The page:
DJ: Do you watch and listen closely to what the runners are saying all the time to continually provide the best product to your customer – the runner. If so an example?
RJ: Yes always. I prefer to keep a low profile (it’s not about me) but will always mingle with the crowd and listen to what is being said. An example is the way we loaded the seeding batches this year came from somebody at a club meeting who came up with the suggestion of the way we do it at present and we listened and implemented it. We will always listen to good suggestions.
DJ: You have a very good team but you are still very hands on with a lot of things and I think of even little things like distance marking of the roads as just one example where you get involved with the team.
RJ: My work philosophies are TEAMWORK and attention to detail (ATD) but I work closely with the various portfolio teams and whilst I am very much steering the ship I am also supporting and involving myself with the crew and stepping off the ship last. I find that the various teams appreciate the input, involvement and support whatever that might be. I believe in getting stuck into the tasks and engine rooms with them.
DJ: It must be a great feeling as happened this year, to get to the end of a race and that there was no drug cheating and also to get the results through that the race was clean as it was for the first 10 men and first 10 women and that generally there were no major problems.
RJ: It is a great feeling and satisfying but by the same token it’s sad that we should have to celebrate something that should be normal. In a perfect world there wouldn’t be cheating.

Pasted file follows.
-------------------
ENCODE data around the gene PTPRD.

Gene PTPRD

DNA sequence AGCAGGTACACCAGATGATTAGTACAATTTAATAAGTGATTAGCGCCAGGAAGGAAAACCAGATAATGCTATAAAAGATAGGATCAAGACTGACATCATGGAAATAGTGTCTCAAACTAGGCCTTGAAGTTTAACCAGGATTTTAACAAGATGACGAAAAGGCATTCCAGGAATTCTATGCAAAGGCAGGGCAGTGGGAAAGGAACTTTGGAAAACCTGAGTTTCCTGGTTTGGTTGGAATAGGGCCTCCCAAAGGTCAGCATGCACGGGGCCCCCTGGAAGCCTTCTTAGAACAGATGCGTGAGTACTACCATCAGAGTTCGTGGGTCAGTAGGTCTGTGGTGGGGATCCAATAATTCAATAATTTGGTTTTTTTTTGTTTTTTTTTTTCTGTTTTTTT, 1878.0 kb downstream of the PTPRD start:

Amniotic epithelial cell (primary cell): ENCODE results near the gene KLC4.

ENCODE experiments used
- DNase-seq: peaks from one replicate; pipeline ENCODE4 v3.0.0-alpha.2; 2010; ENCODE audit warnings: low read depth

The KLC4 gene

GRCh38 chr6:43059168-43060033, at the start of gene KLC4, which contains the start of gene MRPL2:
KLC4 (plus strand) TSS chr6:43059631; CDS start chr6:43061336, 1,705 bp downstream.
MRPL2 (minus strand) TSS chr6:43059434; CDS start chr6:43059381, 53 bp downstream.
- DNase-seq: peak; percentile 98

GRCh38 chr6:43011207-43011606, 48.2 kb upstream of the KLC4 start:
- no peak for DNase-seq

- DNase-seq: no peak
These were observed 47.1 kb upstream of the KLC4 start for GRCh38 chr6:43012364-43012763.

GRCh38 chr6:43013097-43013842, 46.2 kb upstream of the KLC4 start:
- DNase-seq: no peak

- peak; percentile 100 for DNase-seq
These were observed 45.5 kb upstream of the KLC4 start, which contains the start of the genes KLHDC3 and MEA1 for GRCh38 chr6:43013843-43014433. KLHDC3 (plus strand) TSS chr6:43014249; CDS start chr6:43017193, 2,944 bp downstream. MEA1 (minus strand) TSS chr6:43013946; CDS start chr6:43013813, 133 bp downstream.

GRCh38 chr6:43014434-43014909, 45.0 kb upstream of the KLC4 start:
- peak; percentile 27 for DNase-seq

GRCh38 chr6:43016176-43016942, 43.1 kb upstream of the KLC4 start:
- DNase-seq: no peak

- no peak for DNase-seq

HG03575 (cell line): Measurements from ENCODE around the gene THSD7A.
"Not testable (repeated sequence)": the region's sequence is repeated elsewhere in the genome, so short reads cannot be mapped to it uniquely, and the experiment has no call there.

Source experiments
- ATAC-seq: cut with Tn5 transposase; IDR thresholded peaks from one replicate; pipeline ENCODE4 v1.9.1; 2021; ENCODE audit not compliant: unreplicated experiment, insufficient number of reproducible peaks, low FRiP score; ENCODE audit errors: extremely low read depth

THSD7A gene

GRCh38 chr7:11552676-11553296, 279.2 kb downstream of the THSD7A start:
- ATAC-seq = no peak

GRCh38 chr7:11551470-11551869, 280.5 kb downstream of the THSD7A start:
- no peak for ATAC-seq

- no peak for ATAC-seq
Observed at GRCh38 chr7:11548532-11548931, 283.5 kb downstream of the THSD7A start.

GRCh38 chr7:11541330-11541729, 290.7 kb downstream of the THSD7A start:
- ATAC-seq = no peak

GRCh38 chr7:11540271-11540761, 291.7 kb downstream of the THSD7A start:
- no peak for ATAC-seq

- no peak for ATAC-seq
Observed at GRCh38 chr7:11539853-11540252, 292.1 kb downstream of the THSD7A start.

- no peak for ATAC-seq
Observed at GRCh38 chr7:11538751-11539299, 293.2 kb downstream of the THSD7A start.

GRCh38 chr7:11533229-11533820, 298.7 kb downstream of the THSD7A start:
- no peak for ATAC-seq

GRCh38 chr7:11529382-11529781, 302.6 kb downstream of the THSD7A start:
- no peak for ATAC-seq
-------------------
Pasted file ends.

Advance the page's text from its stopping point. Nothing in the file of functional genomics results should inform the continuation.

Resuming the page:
DJ: The launch of Comrades 2017 is due in a couple of weeks. Are we in for any surprises of any sort?
RJ: Yes, some exciting surprises, changes and innovations are coming but I’m not going to tell you what they are. You’re going to have to wait until the launch on the 18th of August. Change is ultimately what keeps the Comrades brand fresh and relevant.
DJ: Any other innovations you would like to see coming in over the next few years and any you can talk about?
RJ: One I can tell you is that we’re moving the race date to the second Sunday in June from 2018 onwards because of the clash with the Royal show and problems with accommodation and essential support services in Pietermaritzburg.
Another thing we’re looking at in the future is the possibility is reducing the qualifying time back to 4:45 for a marathon. But that hasn’t been decided and confirmed yet.
DJ: Finally, it doesn’t take 9 years very long to pass and you just need to blink a couple of times and those 9 years will have passed and 100th Comrades will be with us. You may say you’re not but I’m sure that there is a little section inside your Race Director’s head that is already thinking about it. Am I right?
RJ: Yes you are. Still just a tiny blinking light in the distance. Nothing definite but ideas running around and one thought is to see an entry of 30,000 runners but I don’t know if Pietermaritzburg could handle a finish of so many so thought needed there.
Remember too that any novice who finished this year and who carries on every year will be in line to earn their green number at the end of the 100th Comrades
The other thing we have before that of course is the 100 year anniversary in 2021 since the first Comrades was run in 1921 so that’s going to be another special one.
One thing I can tell you is that it was fascinating sitting chatting to Rowyn and I was really sorry when our time was up as I could have spent hours more talking to him about this “thing” that is certainly my passion and which I have no doubt at all is also his passion and I have a pretty good idea that as long as he is around my passion will be in good hands.
I’m really looking forward to the launch of Comrades 2017 that takes place on the 18th of August in Johannesburg and all being well I will be able to write a chapter on what will be happening at next year’s race for themarathon.co
29 July 2016